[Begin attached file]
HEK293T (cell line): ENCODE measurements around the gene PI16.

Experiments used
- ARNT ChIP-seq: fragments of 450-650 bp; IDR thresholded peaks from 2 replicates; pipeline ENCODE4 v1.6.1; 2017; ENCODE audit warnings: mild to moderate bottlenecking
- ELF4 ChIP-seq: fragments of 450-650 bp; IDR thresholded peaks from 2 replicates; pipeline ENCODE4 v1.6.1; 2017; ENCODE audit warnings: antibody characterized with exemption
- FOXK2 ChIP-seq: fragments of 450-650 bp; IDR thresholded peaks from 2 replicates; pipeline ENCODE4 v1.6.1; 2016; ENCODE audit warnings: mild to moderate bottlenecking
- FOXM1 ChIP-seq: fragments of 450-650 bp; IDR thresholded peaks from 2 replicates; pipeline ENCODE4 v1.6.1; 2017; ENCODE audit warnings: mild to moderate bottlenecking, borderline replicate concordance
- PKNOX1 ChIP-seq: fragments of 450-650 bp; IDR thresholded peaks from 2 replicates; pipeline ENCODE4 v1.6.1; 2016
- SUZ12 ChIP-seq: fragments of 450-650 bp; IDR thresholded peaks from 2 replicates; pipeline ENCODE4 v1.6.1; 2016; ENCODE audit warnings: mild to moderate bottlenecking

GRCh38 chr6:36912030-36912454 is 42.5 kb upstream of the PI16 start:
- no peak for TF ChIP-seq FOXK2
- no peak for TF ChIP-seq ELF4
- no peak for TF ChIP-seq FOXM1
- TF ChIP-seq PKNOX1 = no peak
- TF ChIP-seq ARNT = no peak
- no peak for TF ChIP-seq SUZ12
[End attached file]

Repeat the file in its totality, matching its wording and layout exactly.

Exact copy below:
HEK293T (cell line): ENCODE measurements around the gene PI16.

Experiments used
- ARNT ChIP-seq: fragments of 450-650 bp; IDR thresholded peaks from 2 replicates; pipeline ENCODE4 v1.6.1; 2017; ENCODE audit warnings: mild to moderate bottlenecking
- ELF4 ChIP-seq: fragments of 450-650 bp; IDR thresholded peaks from 2 replicates; pipeline ENCODE4 v1.6.1; 2017; ENCODE audit warnings: antibody characterized with exemption
- FOXK2 ChIP-seq: fragments of 450-650 bp; IDR thresholded peaks from 2 replicates; pipeline ENCODE4 v1.6.1; 2016; ENCODE audit warnings: mild to moderate bottlenecking
- FOXM1 ChIP-seq: fragments of 450-650 bp; IDR thresholded peaks from 2 replicates; pipeline ENCODE4 v1.6.1; 2017; ENCODE audit warnings: mild to moderate bottlenecking, borderline replicate concordance
- PKNOX1 ChIP-seq: fragments of 450-650 bp; IDR thresholded peaks from 2 replicates; pipeline ENCODE4 v1.6.1; 2016
- SUZ12 ChIP-seq: fragments of 450-650 bp; IDR thresholded peaks from 2 replicates; pipeline ENCODE4 v1.6.1; 2016; ENCODE audit warnings: mild to moderate bottlenecking

GRCh38 chr6:36912030-36912454 is 42.5 kb upstream of the PI16 start:
- no peak for TF ChIP-seq FOXK2
- no peak for TF ChIP-seq ELF4
- no peak for TF ChIP-seq FOXM1
- TF ChIP-seq PKNOX1 = no peak
- TF ChIP-seq ARNT = no peak
- no peak for TF ChIP-seq SUZ12